The International Facility Management Association (IFMA) has released its 2011 research report “Facility Management Forecast – Exploring the Current Trends and Future Outlook for Facility Management.” Globally, the facility management profession continues to mature and evolve. Facility managers are now expected to understand their company’s core business and contribute to the bottom line — not only by reducing facility costs, but also by improving the productivity, revenue generating capacity, and image of their organizations.
To help prepare its members and the profession for the future, IFMA periodically conducts a trend forecasting workshop with a panel of industry experts to identify the emerging trends and issues that will influence facility management in the coming years. Broader industry research is also conducted throughout the year and, taken together, results from the workshop and research initiatives form the basis of this report.
The 2011 “Facility Management Forecast” can help facility practitioners succeed in their careers by identifying the industry patterns to look for, the skill sets to work on, and the places to allocate their resources. It can also help facility management departments chart a course for the future and align facility management with corporate strategy. The trends identified fall into three categories: externally, internally, and organizationally driven.
Externally driven trends are dictated by societal and other factors. Sustainability continues to grow in importance and prominence worldwide. Organizations have begun to incorporate it into business goals and culture, and within the profession, it has moved from an emphasis primarily for new construction to influencing existing building operations.
Complex building systems and controls increasingly offer opportunities and challenges for the profession. The industry can leverage new technologies to manage facilities better, but it also needs to ensure adequate training is in place to educate practitioners on new systems.
Facility management faces problems stemming from the aging building stock professionals manage — difficulties compounded by the global recession. As facilities and mechanical systems reach and exceed their expected operating lives, significant issues of “repair or replace” must be addressed.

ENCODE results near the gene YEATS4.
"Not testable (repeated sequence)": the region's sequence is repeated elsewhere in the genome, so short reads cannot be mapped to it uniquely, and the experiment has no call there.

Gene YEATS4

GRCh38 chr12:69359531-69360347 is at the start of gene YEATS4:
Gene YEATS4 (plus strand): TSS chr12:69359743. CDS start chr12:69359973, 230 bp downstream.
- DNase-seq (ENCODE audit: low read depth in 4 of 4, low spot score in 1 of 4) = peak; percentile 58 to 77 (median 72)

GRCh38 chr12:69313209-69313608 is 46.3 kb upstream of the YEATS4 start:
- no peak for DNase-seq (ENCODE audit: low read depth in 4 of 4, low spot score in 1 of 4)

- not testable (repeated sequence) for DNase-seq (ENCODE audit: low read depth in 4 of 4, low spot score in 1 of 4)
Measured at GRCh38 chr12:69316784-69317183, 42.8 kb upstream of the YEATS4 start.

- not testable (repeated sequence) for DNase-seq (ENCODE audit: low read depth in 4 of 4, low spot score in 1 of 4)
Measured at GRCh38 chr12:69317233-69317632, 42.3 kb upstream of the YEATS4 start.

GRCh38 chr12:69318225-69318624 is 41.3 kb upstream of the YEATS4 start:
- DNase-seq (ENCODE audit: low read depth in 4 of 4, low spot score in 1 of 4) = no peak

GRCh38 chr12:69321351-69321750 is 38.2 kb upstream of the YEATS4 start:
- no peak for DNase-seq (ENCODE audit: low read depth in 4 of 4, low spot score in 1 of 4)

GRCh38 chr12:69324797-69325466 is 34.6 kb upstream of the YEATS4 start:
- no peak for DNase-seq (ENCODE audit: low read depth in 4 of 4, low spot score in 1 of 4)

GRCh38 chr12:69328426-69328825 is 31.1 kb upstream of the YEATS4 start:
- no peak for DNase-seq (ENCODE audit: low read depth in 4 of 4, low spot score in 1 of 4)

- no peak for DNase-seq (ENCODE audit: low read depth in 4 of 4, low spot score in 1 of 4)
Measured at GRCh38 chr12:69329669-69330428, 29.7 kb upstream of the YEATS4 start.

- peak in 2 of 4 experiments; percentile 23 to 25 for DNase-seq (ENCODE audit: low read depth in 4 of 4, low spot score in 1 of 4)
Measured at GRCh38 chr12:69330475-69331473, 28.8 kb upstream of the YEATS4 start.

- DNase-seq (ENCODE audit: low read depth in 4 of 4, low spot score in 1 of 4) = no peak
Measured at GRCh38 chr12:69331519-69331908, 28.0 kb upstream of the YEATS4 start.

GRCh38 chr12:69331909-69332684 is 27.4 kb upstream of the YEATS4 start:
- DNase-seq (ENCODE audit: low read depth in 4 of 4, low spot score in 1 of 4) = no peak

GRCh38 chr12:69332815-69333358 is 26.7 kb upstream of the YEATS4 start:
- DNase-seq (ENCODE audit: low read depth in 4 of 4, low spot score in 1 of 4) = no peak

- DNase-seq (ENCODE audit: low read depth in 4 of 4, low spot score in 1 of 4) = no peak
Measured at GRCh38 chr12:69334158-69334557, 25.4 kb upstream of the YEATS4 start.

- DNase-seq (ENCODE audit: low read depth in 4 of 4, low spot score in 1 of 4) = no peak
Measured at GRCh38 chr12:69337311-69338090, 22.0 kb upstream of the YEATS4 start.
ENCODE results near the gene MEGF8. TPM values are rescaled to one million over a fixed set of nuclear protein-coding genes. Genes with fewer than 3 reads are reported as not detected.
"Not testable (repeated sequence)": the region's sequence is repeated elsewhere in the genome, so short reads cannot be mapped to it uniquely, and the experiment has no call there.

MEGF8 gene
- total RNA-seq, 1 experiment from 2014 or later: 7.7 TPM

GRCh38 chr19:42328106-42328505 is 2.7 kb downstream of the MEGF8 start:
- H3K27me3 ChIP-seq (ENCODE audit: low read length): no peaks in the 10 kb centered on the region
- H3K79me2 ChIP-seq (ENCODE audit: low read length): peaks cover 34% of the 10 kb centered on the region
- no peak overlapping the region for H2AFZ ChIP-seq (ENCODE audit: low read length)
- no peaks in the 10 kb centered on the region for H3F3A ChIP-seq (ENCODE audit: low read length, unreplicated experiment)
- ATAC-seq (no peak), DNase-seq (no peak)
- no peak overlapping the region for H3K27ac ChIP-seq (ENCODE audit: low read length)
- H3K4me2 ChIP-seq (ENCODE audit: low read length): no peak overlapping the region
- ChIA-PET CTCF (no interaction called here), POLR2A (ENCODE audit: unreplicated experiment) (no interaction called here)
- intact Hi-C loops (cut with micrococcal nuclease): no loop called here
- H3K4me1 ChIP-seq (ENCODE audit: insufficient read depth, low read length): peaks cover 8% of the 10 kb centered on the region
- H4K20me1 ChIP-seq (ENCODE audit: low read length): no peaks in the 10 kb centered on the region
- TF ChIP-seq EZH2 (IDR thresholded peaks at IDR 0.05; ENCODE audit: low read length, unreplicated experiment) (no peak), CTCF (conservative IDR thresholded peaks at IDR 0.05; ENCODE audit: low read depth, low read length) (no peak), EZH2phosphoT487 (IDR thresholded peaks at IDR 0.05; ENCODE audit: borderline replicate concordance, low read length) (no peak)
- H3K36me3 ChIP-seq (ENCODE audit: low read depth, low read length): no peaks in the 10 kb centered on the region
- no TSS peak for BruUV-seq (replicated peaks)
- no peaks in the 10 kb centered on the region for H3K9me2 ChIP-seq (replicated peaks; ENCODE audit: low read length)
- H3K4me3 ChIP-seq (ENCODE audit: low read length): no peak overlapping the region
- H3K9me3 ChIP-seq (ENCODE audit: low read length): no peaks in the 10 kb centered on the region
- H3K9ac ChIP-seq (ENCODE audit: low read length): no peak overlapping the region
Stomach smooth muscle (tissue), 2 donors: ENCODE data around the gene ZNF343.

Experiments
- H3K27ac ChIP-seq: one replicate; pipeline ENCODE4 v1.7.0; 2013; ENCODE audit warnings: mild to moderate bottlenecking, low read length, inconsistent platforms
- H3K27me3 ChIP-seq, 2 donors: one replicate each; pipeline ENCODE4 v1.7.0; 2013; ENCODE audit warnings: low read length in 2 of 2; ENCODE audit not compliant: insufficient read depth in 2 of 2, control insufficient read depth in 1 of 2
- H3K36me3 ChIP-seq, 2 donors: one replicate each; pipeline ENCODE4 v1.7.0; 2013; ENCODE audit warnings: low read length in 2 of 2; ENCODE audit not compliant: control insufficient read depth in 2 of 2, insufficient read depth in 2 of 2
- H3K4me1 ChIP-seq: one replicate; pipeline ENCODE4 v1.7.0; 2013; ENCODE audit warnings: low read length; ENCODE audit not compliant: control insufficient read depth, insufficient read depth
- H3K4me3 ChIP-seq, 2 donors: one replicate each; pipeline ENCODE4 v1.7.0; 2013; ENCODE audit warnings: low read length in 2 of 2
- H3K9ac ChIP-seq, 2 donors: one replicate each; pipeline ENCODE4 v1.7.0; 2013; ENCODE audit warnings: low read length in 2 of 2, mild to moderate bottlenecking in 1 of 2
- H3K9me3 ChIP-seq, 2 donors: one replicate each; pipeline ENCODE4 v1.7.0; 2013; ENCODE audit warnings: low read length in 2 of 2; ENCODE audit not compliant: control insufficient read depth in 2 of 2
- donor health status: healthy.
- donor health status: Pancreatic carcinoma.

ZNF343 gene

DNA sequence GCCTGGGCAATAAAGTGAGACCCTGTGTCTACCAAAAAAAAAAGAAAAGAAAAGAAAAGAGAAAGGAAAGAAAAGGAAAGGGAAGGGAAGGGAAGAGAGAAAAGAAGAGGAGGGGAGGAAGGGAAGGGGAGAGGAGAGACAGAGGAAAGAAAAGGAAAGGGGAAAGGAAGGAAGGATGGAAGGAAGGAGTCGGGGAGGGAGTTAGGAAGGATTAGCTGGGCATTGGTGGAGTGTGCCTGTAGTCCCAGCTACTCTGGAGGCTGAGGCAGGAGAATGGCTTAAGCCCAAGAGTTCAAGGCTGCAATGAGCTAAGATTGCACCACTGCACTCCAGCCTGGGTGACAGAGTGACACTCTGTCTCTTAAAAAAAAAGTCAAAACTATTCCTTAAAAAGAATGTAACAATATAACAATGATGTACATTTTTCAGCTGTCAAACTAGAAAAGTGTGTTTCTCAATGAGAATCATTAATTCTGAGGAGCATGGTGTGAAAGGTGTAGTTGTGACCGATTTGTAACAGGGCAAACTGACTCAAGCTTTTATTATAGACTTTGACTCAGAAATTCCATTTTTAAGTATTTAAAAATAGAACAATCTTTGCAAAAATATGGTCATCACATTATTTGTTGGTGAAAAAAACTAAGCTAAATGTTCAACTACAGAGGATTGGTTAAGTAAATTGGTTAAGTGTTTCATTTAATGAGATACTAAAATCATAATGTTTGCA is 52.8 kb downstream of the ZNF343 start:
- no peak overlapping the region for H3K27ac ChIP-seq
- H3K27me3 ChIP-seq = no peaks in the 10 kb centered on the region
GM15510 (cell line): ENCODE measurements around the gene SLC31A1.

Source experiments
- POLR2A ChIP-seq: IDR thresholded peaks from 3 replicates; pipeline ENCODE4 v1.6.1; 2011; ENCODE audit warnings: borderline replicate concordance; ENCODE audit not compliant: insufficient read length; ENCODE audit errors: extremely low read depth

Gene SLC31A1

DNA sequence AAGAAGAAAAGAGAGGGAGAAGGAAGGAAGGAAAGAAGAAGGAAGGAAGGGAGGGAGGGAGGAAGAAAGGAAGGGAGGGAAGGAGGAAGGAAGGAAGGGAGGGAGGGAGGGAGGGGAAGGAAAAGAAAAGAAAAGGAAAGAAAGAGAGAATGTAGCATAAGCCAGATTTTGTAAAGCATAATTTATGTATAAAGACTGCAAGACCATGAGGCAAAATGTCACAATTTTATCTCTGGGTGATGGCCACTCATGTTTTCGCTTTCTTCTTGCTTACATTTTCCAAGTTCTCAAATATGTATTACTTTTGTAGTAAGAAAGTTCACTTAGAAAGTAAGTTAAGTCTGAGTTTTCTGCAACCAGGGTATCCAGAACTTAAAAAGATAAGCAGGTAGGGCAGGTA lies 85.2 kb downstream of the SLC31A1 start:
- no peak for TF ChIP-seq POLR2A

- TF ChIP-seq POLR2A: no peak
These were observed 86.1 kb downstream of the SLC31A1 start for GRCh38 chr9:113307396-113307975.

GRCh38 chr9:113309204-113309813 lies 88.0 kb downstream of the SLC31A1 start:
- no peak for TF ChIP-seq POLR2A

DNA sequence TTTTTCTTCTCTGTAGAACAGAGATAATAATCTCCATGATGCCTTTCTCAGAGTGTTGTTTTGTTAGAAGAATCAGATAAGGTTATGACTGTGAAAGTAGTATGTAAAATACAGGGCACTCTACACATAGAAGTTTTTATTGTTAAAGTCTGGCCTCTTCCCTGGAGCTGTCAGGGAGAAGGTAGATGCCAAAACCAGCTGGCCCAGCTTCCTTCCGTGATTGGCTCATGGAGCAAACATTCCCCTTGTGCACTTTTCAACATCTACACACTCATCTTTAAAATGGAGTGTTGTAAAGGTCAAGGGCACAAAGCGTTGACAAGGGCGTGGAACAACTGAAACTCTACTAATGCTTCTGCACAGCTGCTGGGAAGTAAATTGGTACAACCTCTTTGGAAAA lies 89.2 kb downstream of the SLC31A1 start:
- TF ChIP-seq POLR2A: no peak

Facility managers play a critical role in business continuity after a disrupting event, not only by crafting and implementing the prepared response plan, but also by serving as role models for the organization in emergency preparedness and business continuity planning.
Internally driven trends derive from within the profession. The increasing quantity and complexity of data available to facility managers through new reporting protocols poses challenges and opportunities for the profession. More facility departments have added the ability to convert raw data into usable and meaningful information that fosters informed decision making.
Finding top talent in facility management is gaining greater importance. Recognizing that facility management is often not the first choice of today’s new graduates, the profession will need to increase its branding and outreach.
There is a growing desire to elevate facility management to improve the recognition and perceived value of the profession within the corporate hierarchy. Many have achieved success in this arena through careful alignment with their organization’s mission and by emphasizing facility professionals’ role as managers of significant assets and enablers of the organization’s mission, vision and values.
Organizationally driven trends derive from the corporations and organizations housing facility departments. Increasingly, organizations are expanding their expectations of facility management to include both technical and business acumen, which drives the need for an evolving skill set for those in the profession. While the technical aspects are generally well understood, the increased focus on business acumen will require facility professionals to think and act strategically and to communicate their positions in the language of the C-suite.
There is a growing recognition that facility management contributes to the health and well being of building occupants, thereby benefiting efficiency, productivity, and profitability — key pillars of an organization’s bottom line.
Changing work styles significantly affect both occupant behavior and the vacancy rate of buildings, which affects how buildings must operate. Facility management increasingly faces challenges posed by open work plan arrangements, differing hours of operation, and varying occupancy rates and densities — all of which impact power use and other considerations.
These trends do not stand alone as solitary influences on the profession, but rather bear strong interconnections. The most successful facility professionals will be those who proactively meet the challenges posed by these trends and lead the way for their organizations and the profession as a whole.
“The 2011 ‘Facility Management Forecast’ presents what we see as the critical issues facing the profession,” said IFMA President and CEO Tony Keane, CAE. “It not only serves a needed strategic planning purpose but also highlights areas the industry needs to pay attention to. With advances in technology and the growing recognition of sustainable practices, being aware of the trends in this report is critical to the success of the FM professional of the future.”